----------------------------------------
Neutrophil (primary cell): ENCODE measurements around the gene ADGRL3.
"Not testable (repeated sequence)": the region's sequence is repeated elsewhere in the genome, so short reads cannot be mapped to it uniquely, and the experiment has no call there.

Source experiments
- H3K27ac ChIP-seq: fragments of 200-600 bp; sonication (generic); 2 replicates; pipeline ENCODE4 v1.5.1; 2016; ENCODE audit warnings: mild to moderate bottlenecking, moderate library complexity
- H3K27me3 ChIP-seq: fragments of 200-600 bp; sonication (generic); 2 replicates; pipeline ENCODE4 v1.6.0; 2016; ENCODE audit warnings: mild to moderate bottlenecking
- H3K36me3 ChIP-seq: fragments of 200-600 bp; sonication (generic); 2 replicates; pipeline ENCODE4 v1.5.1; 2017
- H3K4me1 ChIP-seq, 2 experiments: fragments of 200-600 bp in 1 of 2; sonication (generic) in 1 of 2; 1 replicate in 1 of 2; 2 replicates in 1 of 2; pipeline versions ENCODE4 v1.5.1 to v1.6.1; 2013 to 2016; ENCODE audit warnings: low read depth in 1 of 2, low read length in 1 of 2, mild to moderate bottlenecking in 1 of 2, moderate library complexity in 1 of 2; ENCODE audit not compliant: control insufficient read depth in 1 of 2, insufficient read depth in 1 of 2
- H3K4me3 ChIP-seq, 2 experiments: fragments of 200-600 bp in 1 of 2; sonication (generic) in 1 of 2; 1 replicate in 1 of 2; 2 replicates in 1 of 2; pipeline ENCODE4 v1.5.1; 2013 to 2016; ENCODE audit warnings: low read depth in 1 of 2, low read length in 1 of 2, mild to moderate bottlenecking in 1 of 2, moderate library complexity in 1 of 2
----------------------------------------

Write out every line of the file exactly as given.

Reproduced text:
Neutrophil (primary cell): ENCODE measurements around the gene ADGRL3.
"Not testable (repeated sequence)": the region's sequence is repeated elsewhere in the genome, so short reads cannot be mapped to it uniquely, and the experiment has no call there.

Source experiments
- H3K27ac ChIP-seq: fragments of 200-600 bp; sonication (generic); 2 replicates; pipeline ENCODE4 v1.5.1; 2016; ENCODE audit warnings: mild to moderate bottlenecking, moderate library complexity
- H3K27me3 ChIP-seq: fragments of 200-600 bp; sonication (generic); 2 replicates; pipeline ENCODE4 v1.6.0; 2016; ENCODE audit warnings: mild to moderate bottlenecking
- H3K36me3 ChIP-seq: fragments of 200-600 bp; sonication (generic); 2 replicates; pipeline ENCODE4 v1.5.1; 2017
- H3K4me1 ChIP-seq, 2 experiments: fragments of 200-600 bp in 1 of 2; sonication (generic) in 1 of 2; 1 replicate in 1 of 2; 2 replicates in 1 of 2; pipeline versions ENCODE4 v1.5.1 to v1.6.1; 2013 to 2016; ENCODE audit warnings: low read depth in 1 of 2, low read length in 1 of 2, mild to moderate bottlenecking in 1 of 2, moderate library complexity in 1 of 2; ENCODE audit not compliant: control insufficient read depth in 1 of 2, insufficient read depth in 1 of 2
- H3K4me3 ChIP-seq, 2 experiments: fragments of 200-600 bp in 1 of 2; sonication (generic) in 1 of 2; 1 replicate in 1 of 2; 2 replicates in 1 of 2; pipeline ENCODE4 v1.5.1; 2013 to 2016; ENCODE audit warnings: low read depth in 1 of 2, low read length in 1 of 2, mild to moderate bottlenecking in 1 of 2, moderate library complexity in 1 of 2